Don’t Make Me Go: The real tragedy in this film is the lost potential
By Diana Beechener
After being diagnosed with a rare brain tumor, Max (John Cho: Cowboy BeeBop) goes into a bit of a tailspin. His odds aren’t good and he has to choose between a year to live and a risky surgery with a 20 percent survival rate.
Complicating matters is his daughter, Wally (Mia Isaac in her feature debut), who is about to turn 16. Max has been her only family since his wife abandoned them. Wally has hit a rebellious phase and Max is terrified what losing another parent will do to her.
So, like all movie fathers faced with bleak news, Max announces a road trip. He and Wally will drive from California to Louisiana to attend his college reunion. It’s a flimsy excuse, and Wally isn’t too thrilled with the idea, but Max has an ulterior motive. He’s hoping to find his long-gone ex-wife at the reunion and reunite her with Wally, so that his daughter has someone to rely upon when he dies.
Can Max’s harebrained scheme work? And just how many road movie cliches can we fit in one movie?
If you sign up for a movie like this, you’re probably signing up to cry. Movies like Beaches and The Fault in Our Stars offer a lovely emotional catharsis for viewers. Unfortunately, this is a weepy movie that leaves you feeling hollow and annoyed, but with a runny nose.
Don’t Make Me Go is one of those rare movies that will make you cry, and then make you feel annoyed about it, because it clearly isn’t worth your tears. As a member of the Dead Dad Club, I knew going into this movie that I needed a pack of tissues nearby. What I didn’t expect was to feel so annoyed by the film that I wanted to recant my tears as wasted on such a hollow exercise.
Director Hannah Marks, who made a name for herself with the subversive After Everything, is spinning her wheels with this impotent film. For a movie about death, the stakes feel incredibly low because the characters are so flat. It’s an odd mixture of low-energy filmmaking with high drama writing.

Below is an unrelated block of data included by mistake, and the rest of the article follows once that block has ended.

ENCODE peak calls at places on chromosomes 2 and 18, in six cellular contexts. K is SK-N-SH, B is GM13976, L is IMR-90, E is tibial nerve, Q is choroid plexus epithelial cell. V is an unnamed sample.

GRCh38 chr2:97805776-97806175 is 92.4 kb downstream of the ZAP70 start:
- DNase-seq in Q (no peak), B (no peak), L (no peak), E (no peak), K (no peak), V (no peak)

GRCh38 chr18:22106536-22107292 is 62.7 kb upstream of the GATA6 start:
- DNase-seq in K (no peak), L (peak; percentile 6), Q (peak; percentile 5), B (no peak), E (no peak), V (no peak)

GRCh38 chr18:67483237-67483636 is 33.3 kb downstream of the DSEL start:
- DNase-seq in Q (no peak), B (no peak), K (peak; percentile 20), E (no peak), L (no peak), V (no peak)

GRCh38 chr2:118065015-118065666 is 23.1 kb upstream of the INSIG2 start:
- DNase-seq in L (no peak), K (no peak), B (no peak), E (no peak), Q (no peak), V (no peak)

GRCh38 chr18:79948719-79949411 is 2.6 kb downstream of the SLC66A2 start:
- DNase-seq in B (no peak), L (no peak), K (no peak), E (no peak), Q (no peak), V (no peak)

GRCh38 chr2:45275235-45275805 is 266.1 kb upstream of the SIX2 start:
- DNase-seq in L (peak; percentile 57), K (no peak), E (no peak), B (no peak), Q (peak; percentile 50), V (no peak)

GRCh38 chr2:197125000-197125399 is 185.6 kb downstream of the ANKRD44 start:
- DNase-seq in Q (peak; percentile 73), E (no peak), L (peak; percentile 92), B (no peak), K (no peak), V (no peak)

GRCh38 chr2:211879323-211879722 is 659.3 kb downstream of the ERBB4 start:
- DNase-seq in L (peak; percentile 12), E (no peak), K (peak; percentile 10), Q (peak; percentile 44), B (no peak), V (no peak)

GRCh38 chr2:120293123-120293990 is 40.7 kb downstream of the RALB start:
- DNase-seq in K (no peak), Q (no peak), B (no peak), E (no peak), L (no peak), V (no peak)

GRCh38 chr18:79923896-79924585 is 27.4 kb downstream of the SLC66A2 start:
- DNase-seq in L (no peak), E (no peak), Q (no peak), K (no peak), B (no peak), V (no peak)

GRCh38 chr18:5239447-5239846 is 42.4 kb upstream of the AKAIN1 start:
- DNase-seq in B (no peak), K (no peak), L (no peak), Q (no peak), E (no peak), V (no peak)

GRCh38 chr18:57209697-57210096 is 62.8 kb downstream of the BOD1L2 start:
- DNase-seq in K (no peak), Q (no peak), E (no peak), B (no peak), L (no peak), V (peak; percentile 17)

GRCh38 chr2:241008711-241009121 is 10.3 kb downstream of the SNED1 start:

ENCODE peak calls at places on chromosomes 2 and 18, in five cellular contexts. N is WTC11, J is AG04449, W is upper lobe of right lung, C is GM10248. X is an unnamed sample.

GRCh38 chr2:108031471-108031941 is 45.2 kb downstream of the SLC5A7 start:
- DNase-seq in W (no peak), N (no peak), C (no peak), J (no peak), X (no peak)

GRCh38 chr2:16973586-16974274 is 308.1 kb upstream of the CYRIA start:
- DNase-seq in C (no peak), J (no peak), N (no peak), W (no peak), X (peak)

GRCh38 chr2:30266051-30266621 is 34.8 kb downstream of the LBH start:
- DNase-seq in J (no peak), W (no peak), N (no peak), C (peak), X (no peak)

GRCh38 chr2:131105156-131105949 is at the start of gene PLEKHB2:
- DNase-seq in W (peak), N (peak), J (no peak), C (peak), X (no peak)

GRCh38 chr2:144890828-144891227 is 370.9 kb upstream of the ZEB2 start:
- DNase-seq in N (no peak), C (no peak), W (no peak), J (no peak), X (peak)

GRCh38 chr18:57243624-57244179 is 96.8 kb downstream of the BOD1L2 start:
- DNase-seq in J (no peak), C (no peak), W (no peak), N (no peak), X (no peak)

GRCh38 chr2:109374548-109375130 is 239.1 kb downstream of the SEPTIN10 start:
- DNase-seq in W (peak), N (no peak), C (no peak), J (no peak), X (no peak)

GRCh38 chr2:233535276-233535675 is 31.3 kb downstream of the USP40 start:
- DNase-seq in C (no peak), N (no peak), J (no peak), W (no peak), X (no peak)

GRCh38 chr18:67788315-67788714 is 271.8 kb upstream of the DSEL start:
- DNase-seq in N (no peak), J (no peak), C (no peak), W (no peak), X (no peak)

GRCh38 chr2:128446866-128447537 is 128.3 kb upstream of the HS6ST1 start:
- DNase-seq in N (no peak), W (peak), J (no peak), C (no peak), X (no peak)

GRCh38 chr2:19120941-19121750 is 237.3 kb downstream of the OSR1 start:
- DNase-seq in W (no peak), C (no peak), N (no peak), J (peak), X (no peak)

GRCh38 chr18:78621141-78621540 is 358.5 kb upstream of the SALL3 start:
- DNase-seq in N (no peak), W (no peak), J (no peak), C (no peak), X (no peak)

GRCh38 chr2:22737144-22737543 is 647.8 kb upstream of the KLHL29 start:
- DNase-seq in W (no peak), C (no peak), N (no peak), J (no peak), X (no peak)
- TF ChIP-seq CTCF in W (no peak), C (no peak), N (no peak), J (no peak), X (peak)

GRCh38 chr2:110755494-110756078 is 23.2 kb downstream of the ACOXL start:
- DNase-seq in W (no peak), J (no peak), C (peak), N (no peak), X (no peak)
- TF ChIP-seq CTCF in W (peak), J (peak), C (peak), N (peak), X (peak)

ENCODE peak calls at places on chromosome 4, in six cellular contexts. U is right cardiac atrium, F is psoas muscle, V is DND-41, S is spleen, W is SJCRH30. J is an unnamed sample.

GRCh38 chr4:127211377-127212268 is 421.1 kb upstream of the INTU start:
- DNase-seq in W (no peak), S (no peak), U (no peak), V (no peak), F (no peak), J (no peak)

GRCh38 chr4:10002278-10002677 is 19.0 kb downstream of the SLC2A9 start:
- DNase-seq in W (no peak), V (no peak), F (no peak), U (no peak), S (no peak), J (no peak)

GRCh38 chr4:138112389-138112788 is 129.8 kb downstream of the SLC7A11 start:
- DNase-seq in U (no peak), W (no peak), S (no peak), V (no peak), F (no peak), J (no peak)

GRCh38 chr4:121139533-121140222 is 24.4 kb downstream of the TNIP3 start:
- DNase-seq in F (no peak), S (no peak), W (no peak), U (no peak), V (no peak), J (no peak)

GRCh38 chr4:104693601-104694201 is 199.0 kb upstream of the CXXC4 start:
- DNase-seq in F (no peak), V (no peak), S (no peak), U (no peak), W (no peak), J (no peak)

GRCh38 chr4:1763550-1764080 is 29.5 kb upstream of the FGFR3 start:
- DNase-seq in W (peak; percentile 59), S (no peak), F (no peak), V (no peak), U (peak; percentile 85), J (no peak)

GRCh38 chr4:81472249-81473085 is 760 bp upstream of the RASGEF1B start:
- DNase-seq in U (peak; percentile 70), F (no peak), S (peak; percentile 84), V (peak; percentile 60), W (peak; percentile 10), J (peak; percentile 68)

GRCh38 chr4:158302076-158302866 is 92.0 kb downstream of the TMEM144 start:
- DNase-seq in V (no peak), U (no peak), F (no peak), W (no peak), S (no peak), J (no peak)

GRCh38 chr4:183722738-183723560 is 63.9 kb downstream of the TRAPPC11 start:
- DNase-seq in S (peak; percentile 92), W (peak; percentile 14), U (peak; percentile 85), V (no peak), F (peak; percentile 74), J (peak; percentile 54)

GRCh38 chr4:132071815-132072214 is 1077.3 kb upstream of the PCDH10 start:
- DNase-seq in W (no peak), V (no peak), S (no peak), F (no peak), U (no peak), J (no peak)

While Don’t Make Me Go could have been a by-the-numbers road trip film, it decides to add a twist. Narratively the twist comes directly from Screenwriting 101, where writers learn that an idea out of left field can shake up an otherwise rote movie. But the twist here is so downright silly that it buries any good will it may have earned.
Writer Vera Herbert, who clearly honed her skills writing emotionally manipulative trash while working on This Is Us, takes every easy path she could manage, ticking off cliches like she’s packing for a particularly uninspired trip. Dying Dad? Check. Snarky teen? Check.? Driving lessons as metaphor for life? Check. Insipid twist that’s meant to change everything? You get the idea.
With a script cobbled together from cliches and undercooked plot elements, it’s really up to the leads to sell a load of nonsense. Luckily for Don’t Make Me Go, John Cho is using every ounce of his considerable charm to make this flick tolerable. And really, it’s Cho’s charisma that makes Max seem like a person. He’s saddled with clunky dialogue and absolutely insane decision making at every turn.
Isaac, who is a lovely screen presence, fares slightly worse with her role. Wally is given nothing to do but act snide, scoff and pout—even when faced with devastating news. Her reaction to finding out her father is dying is similar to her reaction to finding out her sort-of boyfriend is hanging out with his ex. It’s a baffling characterization that Isaac has to push through.
The true tragedy of this movie is that Isaac and Cho have great chemistry together. When they’re left alone by the writer and director, the duo have some sweet, genuine moments. But a few smiles exchanged during a car ride are not a full movie, just as one big plot twist can’t save an already wasted effort. If you’re looking for a cathartic cry movie this weekend, I’d suggest streaming Homeward Bound: The Incredible Journey—the pets have more complex interiority than any of the people in Don’t Make Me Go.
Don’t Make Me Go streams on Amazon Prime beginning July 15.
Poor Drama * R * 109 mins.